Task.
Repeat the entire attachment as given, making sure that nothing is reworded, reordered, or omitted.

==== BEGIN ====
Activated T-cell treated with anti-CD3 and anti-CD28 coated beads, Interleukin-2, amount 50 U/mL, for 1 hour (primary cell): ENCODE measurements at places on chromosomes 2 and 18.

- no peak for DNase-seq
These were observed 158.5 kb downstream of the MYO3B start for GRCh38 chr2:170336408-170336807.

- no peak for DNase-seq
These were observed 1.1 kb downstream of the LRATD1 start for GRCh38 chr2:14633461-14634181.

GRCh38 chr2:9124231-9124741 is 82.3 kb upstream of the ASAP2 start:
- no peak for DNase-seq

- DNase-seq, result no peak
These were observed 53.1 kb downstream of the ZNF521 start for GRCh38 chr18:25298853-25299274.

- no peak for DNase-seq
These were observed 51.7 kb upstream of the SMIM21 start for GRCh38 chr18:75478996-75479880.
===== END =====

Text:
Activated T-cell treated with anti-CD3 and anti-CD28 coated beads, Interleukin-2, amount 50 U/mL, for 1 hour (primary cell): ENCODE measurements at places on chromosomes 2 and 18.

- no peak for DNase-seq
These were observed 158.5 kb downstream of the MYO3B start for GRCh38 chr2:170336408-170336807.

- no peak for DNase-seq
These were observed 1.1 kb downstream of the LRATD1 start for GRCh38 chr2:14633461-14634181.

GRCh38 chr2:9124231-9124741 is 82.3 kb upstream of the ASAP2 start:
- no peak for DNase-seq

- DNase-seq, result no peak
These were observed 53.1 kb downstream of the ZNF521 start for GRCh38 chr18:25298853-25299274.

- no peak for DNase-seq
These were observed 51.7 kb upstream of the SMIM21 start for GRCh38 chr18:75478996-75479880.